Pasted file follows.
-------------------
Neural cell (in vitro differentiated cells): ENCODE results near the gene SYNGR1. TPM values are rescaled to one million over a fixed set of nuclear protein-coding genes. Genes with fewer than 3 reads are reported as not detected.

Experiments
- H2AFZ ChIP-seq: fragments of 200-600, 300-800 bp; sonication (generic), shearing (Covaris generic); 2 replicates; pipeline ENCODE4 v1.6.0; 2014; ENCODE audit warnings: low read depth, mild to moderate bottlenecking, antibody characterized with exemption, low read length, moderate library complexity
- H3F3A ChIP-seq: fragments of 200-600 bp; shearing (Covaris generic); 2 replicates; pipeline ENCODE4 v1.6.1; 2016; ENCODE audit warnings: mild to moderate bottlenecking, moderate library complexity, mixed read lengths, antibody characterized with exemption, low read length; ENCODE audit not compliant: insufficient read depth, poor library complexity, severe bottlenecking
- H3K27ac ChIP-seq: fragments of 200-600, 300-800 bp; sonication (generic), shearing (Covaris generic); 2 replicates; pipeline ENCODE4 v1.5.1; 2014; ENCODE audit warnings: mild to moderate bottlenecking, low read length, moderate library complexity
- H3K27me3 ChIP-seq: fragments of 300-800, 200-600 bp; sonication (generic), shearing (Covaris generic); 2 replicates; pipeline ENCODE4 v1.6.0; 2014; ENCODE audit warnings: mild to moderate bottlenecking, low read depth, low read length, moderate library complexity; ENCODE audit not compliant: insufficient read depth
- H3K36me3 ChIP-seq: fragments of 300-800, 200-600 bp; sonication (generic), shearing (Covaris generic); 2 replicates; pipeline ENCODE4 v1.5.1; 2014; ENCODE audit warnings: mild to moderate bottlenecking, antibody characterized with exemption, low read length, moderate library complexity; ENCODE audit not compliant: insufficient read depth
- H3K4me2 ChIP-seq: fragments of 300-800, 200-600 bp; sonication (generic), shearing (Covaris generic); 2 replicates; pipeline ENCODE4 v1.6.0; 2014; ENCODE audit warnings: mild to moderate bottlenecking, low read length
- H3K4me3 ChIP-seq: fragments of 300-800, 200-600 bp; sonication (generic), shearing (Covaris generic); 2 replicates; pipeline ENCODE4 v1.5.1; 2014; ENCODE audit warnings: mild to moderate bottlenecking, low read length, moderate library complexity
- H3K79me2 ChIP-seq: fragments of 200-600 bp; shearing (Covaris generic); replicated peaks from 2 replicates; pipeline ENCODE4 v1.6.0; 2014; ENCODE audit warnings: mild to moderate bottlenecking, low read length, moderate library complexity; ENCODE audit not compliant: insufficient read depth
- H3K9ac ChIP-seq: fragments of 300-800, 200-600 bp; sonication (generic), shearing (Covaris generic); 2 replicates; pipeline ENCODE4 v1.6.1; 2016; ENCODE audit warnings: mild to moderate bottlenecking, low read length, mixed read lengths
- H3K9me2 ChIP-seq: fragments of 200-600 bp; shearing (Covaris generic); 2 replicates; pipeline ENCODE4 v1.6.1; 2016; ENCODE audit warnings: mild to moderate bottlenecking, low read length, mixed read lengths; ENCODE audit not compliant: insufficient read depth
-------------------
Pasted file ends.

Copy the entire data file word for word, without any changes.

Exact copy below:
Neural cell (in vitro differentiated cells): ENCODE results near the gene SYNGR1. TPM values are rescaled to one million over a fixed set of nuclear protein-coding genes. Genes with fewer than 3 reads are reported as not detected.

Experiments
- H2AFZ ChIP-seq: fragments of 200-600, 300-800 bp; sonication (generic), shearing (Covaris generic); 2 replicates; pipeline ENCODE4 v1.6.0; 2014; ENCODE audit warnings: low read depth, mild to moderate bottlenecking, antibody characterized with exemption, low read length, moderate library complexity
- H3F3A ChIP-seq: fragments of 200-600 bp; shearing (Covaris generic); 2 replicates; pipeline ENCODE4 v1.6.1; 2016; ENCODE audit warnings: mild to moderate bottlenecking, moderate library complexity, mixed read lengths, antibody characterized with exemption, low read length; ENCODE audit not compliant: insufficient read depth, poor library complexity, severe bottlenecking
- H3K27ac ChIP-seq: fragments of 200-600, 300-800 bp; sonication (generic), shearing (Covaris generic); 2 replicates; pipeline ENCODE4 v1.5.1; 2014; ENCODE audit warnings: mild to moderate bottlenecking, low read length, moderate library complexity
- H3K27me3 ChIP-seq: fragments of 300-800, 200-600 bp; sonication (generic), shearing (Covaris generic); 2 replicates; pipeline ENCODE4 v1.6.0; 2014; ENCODE audit warnings: mild to moderate bottlenecking, low read depth, low read length, moderate library complexity; ENCODE audit not compliant: insufficient read depth
- H3K36me3 ChIP-seq: fragments of 300-800, 200-600 bp; sonication (generic), shearing (Covaris generic); 2 replicates; pipeline ENCODE4 v1.5.1; 2014; ENCODE audit warnings: mild to moderate bottlenecking, antibody characterized with exemption, low read length, moderate library complexity; ENCODE audit not compliant: insufficient read depth
- H3K4me2 ChIP-seq: fragments of 300-800, 200-600 bp; sonication (generic), shearing (Covaris generic); 2 replicates; pipeline ENCODE4 v1.6.0; 2014; ENCODE audit warnings: mild to moderate bottlenecking, low read length
- H3K4me3 ChIP-seq: fragments of 300-800, 200-600 bp; sonication (generic), shearing (Covaris generic); 2 replicates; pipeline ENCODE4 v1.5.1; 2014; ENCODE audit warnings: mild to moderate bottlenecking, low read length, moderate library complexity
- H3K79me2 ChIP-seq: fragments of 200-600 bp; shearing (Covaris generic); replicated peaks from 2 replicates; pipeline ENCODE4 v1.6.0; 2014; ENCODE audit warnings: mild to moderate bottlenecking, low read length, moderate library complexity; ENCODE audit not compliant: insufficient read depth
- H3K9ac ChIP-seq: fragments of 300-800, 200-600 bp; sonication (generic), shearing (Covaris generic); 2 replicates; pipeline ENCODE4 v1.6.1; 2016; ENCODE audit warnings: mild to moderate bottlenecking, low read length, mixed read lengths
- H3K9me2 ChIP-seq: fragments of 200-600 bp; shearing (Covaris generic); 2 replicates; pipeline ENCODE4 v1.6.1; 2016; ENCODE audit warnings: mild to moderate bottlenecking, low read length, mixed read lengths; ENCODE audit not compliant: insufficient read depth